"Rather, we should improve and make more impartial the checks on power"

                      I can't see that ever happening in any meaningful way, people don't tend to seize power and then allow other people to limit their power.

                    • RowersNotMowers

                      But institutions can be created as a concentration of people skilled in something. Trade unions are institutions which express the potential power of their workers and operate for their benefit – can this lead to abuse of power, just because it's a formal structure? Institutional power does not have to lead to oppression if it is managed and collaborative., I think we're both arguing for people to have more agency with power structures that affect them. The difference is that I'm arguing for reforming current structures to provide this collaboration, while you're arguing for a wider rejection of those structures as they seem irredeemably corrupt.

                  • Internet Hat Machine

                    "even looking at class as control of the means of production still simplifies the complexity of labour relations and artificially imposes a structure in which class is an immutable property of each person, from which they must derive their identity."

                    It's not really an identity, it's an economic situation. And sure post-industrial class is now pretty complex, but that doesn't mean we should just ignore class as a result, it's just as important as ever. For example ~3/4 of the UK's landmass is owned by a something like less than 1% of the population. Forget the fact that land ownership is a pretty preposterous concept in the first place that's pretty significant wouldn't you say?

                    "can only be protesting that Cambridge represents UK-style "class" in ways other than wealth, and because we're students, not factory owners, we are also disconnected from the means of production. So is he just protesting against education?"

                    What class do most Cambridge graduates end up joining? I doubt that most of them go on to the factory floor/working as a shop assistant after graduating.

                    • RowersNotMowers

                      Class isn't purely economic, as we've talked about. Regardless, even if class is seen in purely economic terms, Marxist and Anarchist approaches suggest that someone must perceive themselves first and foremost as a member of a class, and that this must inform their politics and behaviour. Obviously, class is such a pervasive idea people can do this without a doctrine, but anarchism makes class the predominant part of identity, rather than an element of it.
                      Obv owning land is a weird idea, and I can see how if you wanted to get rid of private property, it would be pretty much impossible atm. But perhaps tax can be used more progressively to limit how much of resource can end up under exclusive provate control.
                      However, the ownership of vast tracts of land by a few noble families is not a practice that will last much longer, because big estates are too expensive to run. In addition, the biggest land holders are the state and the National Trust, which either manage national resources or maintain land for public use (though I realise preserving land can exclude people from it) And the creation of right-to-roam laws suggests common use is making a return.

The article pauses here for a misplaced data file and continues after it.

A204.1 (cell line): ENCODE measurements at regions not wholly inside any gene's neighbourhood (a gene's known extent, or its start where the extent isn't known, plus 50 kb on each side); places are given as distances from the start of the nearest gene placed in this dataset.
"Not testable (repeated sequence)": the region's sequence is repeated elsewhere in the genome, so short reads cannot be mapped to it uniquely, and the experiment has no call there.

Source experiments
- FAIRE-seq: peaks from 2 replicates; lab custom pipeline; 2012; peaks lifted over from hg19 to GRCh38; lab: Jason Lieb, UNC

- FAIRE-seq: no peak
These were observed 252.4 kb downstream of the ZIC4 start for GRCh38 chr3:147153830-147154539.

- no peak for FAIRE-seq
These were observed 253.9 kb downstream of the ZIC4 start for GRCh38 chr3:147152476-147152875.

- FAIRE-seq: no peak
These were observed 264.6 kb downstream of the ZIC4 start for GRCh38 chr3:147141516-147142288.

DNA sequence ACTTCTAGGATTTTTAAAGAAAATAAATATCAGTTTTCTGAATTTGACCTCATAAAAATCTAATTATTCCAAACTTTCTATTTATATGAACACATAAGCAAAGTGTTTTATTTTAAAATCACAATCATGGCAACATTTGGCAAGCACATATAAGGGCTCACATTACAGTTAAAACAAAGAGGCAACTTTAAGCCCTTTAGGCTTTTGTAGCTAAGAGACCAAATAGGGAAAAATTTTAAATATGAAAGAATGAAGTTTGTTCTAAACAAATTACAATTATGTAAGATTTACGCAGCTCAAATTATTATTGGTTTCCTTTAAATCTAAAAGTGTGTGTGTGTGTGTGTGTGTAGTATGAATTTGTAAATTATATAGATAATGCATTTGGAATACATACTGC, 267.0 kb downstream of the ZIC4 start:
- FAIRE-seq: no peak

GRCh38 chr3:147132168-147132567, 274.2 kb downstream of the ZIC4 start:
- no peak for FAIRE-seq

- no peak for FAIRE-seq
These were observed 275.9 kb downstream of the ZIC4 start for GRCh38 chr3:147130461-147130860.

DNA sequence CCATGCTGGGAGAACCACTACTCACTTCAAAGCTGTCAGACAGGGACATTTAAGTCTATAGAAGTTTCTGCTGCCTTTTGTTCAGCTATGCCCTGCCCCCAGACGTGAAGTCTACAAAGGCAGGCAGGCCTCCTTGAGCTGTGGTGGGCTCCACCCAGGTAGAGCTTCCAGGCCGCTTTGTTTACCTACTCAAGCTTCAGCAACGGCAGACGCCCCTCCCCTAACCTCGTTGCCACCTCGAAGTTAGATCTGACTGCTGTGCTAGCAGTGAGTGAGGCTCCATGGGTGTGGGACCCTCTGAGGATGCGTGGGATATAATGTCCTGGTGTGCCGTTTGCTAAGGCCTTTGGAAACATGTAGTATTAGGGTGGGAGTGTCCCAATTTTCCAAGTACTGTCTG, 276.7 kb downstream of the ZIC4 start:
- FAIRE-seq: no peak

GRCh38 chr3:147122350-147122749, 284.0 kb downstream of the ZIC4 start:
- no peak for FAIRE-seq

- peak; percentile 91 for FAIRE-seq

• OutOfTheBlue(river)

                  Could you name those horizontal communities (save time searching) as the only ones I've heard of had their weekly 'feedback meetings' turn into bullying sessions for the less dominant members. The models this example was based on was an oversimplified maths version of ecosystems.

                  I agree that RATIONAL self interest would lead to co-operative communities, but as history shows: the natural progression of each society leads to a hierarchy based on something very undemocratic (e.g. a monarchy) and then to democracy; always maintaining unequal division of wealth. Whenever socialism has been attempted it has been mutilated into Stalinism, Maoism etc. and never worked out nicely. I could've told you in year 8 that Russia revolted for another Tsar.

                  • Internet Hat Machine

                    "Could you name those horizontal communities"

                    Definitely my fav. of Orwell's books:
                    http://libcom.org/library/homage-to-catalonia-geo

                    The EZLN in Chiapas are pretty cool as well.

                    "but as history shows: the natural progression of each society leads to a hierarchy based on something very undemocratic"

                    That's by no means universal. It's unfortunate that the state has become the dominant paradigm but that doesn't mean it's the best option or the only possible one.

                    "Whenever socialism has been attempted it has been mutilated into Stalinism, Maoism etc. and never worked out nicely."

                    You should take that up with the Leninists.

                    "I could've told you in year 8 that Russia revolted for another Tsar."

                    Actually Bakunin (an anarcho-communist) pointed out that a Marxist revolution would end badly decades before the Russian revolution. "Freedom without socialism is privilege and injustice, socialism without freedom is tyranny." as he said.

                    • RowersNotMowers